In the late 1970s, Syed Haider Raza’s style of painting changed dramatically. Moving away from the gestural brushstrokes which characterized his landscapes, Raza began to use a primary palette and basic geometric forms as compositional elements. In a strictly formal sense, these geometrical works seems to bear some resemblance to the paintings of Frank Stella and Kenneth Noland. However, while these artists were part of a theoretical discussion on the Formalist movement, Raza’s work addresses a more spiritual context.
According to Raza, his work is the “result of two parallel enquiries. Firstly, it is aimed at pure plastic order. Secondly, it concerns nature. Both have converged into a single point, the bindu, which symbolises the seed, bearing the potential for all life. It is also a visible form containing all the requisites of line, tone, colour, texture and space.” (Artist statement, U. Bickelmann and N. Ezekiel eds., Artists Today: East-West Visual Arts Encounter, Marg Publications, Mumbai, 1987, p. 18)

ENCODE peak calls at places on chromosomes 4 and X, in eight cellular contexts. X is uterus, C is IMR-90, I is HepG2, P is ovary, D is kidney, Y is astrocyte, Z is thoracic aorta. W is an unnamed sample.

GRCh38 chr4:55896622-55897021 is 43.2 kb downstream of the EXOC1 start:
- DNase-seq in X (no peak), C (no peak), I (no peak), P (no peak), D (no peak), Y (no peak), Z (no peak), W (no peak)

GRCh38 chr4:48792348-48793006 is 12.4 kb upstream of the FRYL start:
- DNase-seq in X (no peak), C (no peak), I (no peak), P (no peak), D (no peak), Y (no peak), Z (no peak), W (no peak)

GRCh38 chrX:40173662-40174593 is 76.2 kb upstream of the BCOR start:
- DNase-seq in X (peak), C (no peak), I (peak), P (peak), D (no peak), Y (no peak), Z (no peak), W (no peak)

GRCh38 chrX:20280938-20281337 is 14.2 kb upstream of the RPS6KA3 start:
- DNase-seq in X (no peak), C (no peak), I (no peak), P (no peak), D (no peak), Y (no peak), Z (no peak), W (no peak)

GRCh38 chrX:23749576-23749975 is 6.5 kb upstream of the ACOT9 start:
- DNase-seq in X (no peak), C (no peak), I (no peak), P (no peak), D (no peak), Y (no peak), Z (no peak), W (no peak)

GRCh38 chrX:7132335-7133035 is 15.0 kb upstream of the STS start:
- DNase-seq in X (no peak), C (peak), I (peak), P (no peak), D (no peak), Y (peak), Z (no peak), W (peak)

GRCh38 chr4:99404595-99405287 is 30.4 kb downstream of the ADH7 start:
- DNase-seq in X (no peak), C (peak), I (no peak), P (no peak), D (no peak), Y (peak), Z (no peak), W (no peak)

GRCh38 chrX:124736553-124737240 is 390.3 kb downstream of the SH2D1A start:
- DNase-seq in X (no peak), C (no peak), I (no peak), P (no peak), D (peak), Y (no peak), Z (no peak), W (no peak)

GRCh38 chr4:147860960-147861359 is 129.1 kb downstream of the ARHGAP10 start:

Although it has appeared in his early works as the black sun, the realization of the innate force of the bindu became an integral part of Raza’s oeuvre in the late 1970s. The bindu, a black orb pulsating with concentrated energy, manifests itself in various forms throughout Raza’s more recent work and can be variously interpreted as zero, a void or a seed. Paired with other geometric symbols like inverted triangles symbolizing fertility and growth, the bindu represents both the genesis of creation and its ultimate end. Formally, with its age-old precedents in meditative aids such as yantras and mandalas, it becomes the compositional construct around which Raza structures his canvases such as this 1993 painting. “When I paint the bindu I am aware that I am literally in the womb of time, with no disturbance of sound or sight and that I am creating a spark of divinity.” (Artist statement, K. Singh, ed., Continuum: The Progressive Artists Group, New Delhi, 2011, p. 156)